And he said, they changed it to put it in a more positive way.  He said, the language they‘d been using before was too negative.  Now, Joe, you‘ve been watching this debate.  That‘s kind of amusing, right, given the other rhetoric that‘s been going on here, because it was sort of a contest between the two sides to describe how high the stakes are. 

Senator Kennedy has a great sense of history.  He was one of the few senators who was in the chamber when this debate started last week.  He said he just wanted to be there.  And he said that the relevance of the Senate to people‘s lives was at stake, that, if Democrats could not stop this, that they would not be able to do anything against the Republicans. 

So, they finished this last draft; 5:30, there was a vote.  They got together.  They talked one last time.  Now, around 7:30, word got around that there was going to be an announcement.  And, at that very moment, tons of people were at the Ronald Reagan Building over here waiting for Senator McCain to show up there to make a few remarks before the premiere of the movie, the A&E movie about his memoir, “Faith of Our Fathers.”

So, there was a big cocktail party going on there.  And you saw people‘s cell phones start to come out.  And you saw Senator McCain on the screens, but not talking about the movie, talking about this deal.  So, it was clear he was going to be a little late to his premiere. 

SCARBOROUGH:  You know, the thing is, I want to talk about the Democrats that took part in the deal, because I‘ve been talking about the Republicans and how these moderates angered their base. 

Certainly, on the Democratic side, Democrats that came together to put Priscilla Owen, Janice Rogers Brown and William Pryor, very, very conservative judges, to put them through, have not made any friends.  Let‘s talk about Nelson, Lieberman, Pryor, Byrd, Landrieu, Salazar, and Inouye.  Any surprises there for you, Mike Allen?  I mean, obviously, Nelson and Lieberman have been known for some time as being moderates.

But are you surprised that Robert Byrd was in there, that Daniel Inouye from Hawaii was in there? 

ALLEN:  You put your finger on some interesting names. 

And Senator Byrd—on both sides, they‘ve been saying the people who were going to stop this were institutionalists and people who had been here, the old bulls, as they call them.  That‘s why you saw Senator Warner of Virginia as a part of this.  And, of course, Senator Byrd been here longer than anyone. 

I was in the chamber today when he gave his speech, giving his views about this.  He walked in using a cane.  He had a script, but he diverted from it from some points.  He talked about how the role of faith was increasingly driving decisions.  And he begged the leaders to come back from this precipice, as he called it.  And he invoked the names of some leaders in the past.  And he said that he knows how they would have voted.  So, you can see why he was there.  Senator Nelson...


SCARBOROUGH:  And he was very—obviously very, very passionate about it, as Robert Byrd always is whenever he talks about the history of the U.S. Senate. 

Let‘s bring in Norah O‘Donnell and talk.

Norah, talk presidential politics in 2008, obviously something that you‘ve been following for quite some time, presidential politics.  How does this play into 2008? 

O‘DONNELL:  Well, there‘s lots of interesting implications for 2008.  The most simple is that Senator McCain is a potential nominee in 2008, as is Senator Frist.  And people may look at this and see that this is a win for Senator McCain and a loss for Senator Frist.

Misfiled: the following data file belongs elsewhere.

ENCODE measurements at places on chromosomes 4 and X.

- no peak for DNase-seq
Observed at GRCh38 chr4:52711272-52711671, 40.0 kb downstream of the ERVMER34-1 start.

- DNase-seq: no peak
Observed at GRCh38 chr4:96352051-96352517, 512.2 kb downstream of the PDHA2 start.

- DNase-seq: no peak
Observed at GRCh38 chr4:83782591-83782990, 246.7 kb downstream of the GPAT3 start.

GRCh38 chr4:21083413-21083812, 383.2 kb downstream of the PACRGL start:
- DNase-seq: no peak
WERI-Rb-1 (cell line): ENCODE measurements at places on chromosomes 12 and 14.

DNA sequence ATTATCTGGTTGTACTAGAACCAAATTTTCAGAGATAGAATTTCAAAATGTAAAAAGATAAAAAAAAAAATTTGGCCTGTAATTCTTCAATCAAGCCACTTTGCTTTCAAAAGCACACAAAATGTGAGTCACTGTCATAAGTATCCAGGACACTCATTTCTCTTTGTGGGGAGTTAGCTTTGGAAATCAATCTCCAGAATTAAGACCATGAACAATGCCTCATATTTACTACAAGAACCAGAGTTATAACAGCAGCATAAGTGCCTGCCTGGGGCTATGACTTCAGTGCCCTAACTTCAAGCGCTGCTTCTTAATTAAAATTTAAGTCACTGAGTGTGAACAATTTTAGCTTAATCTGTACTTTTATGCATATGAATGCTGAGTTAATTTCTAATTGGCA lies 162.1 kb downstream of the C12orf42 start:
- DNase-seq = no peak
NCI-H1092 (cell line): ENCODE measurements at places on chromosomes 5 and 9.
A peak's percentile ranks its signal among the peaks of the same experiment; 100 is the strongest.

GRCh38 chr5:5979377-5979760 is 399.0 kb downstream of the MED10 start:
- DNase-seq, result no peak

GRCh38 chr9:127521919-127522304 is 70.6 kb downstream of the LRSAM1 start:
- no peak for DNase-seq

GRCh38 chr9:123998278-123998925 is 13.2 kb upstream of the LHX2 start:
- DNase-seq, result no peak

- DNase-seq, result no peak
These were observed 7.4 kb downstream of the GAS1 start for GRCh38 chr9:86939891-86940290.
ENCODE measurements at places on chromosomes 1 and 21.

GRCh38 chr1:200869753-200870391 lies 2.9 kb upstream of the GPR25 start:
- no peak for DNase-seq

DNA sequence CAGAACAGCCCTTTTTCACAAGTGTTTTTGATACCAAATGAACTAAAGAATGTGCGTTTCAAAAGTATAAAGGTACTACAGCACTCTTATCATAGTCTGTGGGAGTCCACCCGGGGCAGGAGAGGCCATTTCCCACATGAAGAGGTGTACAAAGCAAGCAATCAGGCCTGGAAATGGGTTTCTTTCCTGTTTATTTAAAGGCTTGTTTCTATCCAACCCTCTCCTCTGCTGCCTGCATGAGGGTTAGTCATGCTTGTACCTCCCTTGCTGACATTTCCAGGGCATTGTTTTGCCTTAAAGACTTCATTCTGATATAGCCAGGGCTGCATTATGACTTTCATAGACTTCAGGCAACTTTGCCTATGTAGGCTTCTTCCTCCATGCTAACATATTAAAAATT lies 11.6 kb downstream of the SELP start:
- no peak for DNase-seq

But, at the same time, many of the conservative groups that help decide who the nominee will be in the Republican Party have been opposed to a compromise, so would largely be angry with Senator McCain for reaching such a compromise.  At the same time, you see groups like Tony Perkins from the Family Research Council, who you just had on, praising that at least some progress was made. 

So, I think this will still have to play out.  But, at the same time, Frist, who has been increasing his profile lately, has largely staked his reputation.  He‘s garnered a lot of press nationally over this particular issue and was unable to deliver on the so-called nuclear option.  At the same time, tonight, on the Senate floor, he made very clear that he believes with this option, with this agreement, all options still remain on the table, including the constitutional or nuclear option and that this could be sort of kicked down the road a little bit, if you will.

If there‘s disagreement in the future between the two parties, for instance, on a Supreme Court nominee, this may come up again. 

SCARBOROUGH:  All right, Norah O‘Donnell, thank you again.  We greatly appreciate it. 

Mike Allen with “The Washington Post,” appreciate you being here tonight, sharing your insight. 

Coming up next, more news from Washington, D.C., to middle America, an 8-year-old miracle girl buried alive, but yet found by authorities.  Those details—very inspirational story—those details coming up in just a minute. 


SCARBOROUGH:  We were the first to show you the video on Friday, a brutal bus beating, of course, in Florida.  But tonight, we give you the rest of the story and explain what set the bus driver off.  That‘s when SCARBOROUGH COUNTRY returns. 

But, first, here‘s the latest news your family needs to know. 


SCARBOROUGH:  First to bring you the shocking video of the fight between a school bus driver and two brothers, 13 and 15 years old.  It happened last Tuesday in Punta Gorda, Florida, but now we want to show you more of it. 

The bus driver says the children on the bus were out of control.  He says he tried to get them to behave, and when they didn‘t, he called the cops.  Watch this. 


UNIDENTIFIED MALE:  Now get up here. 




UNIDENTIFIED MALE:  Hey.  Hey.  You better get off him!  Get off him! 

Get off him!  Get off him!  Get off!  Get off!  (INAUDIBLE)  

UNIDENTIFIED MALE:  You are going to hit him.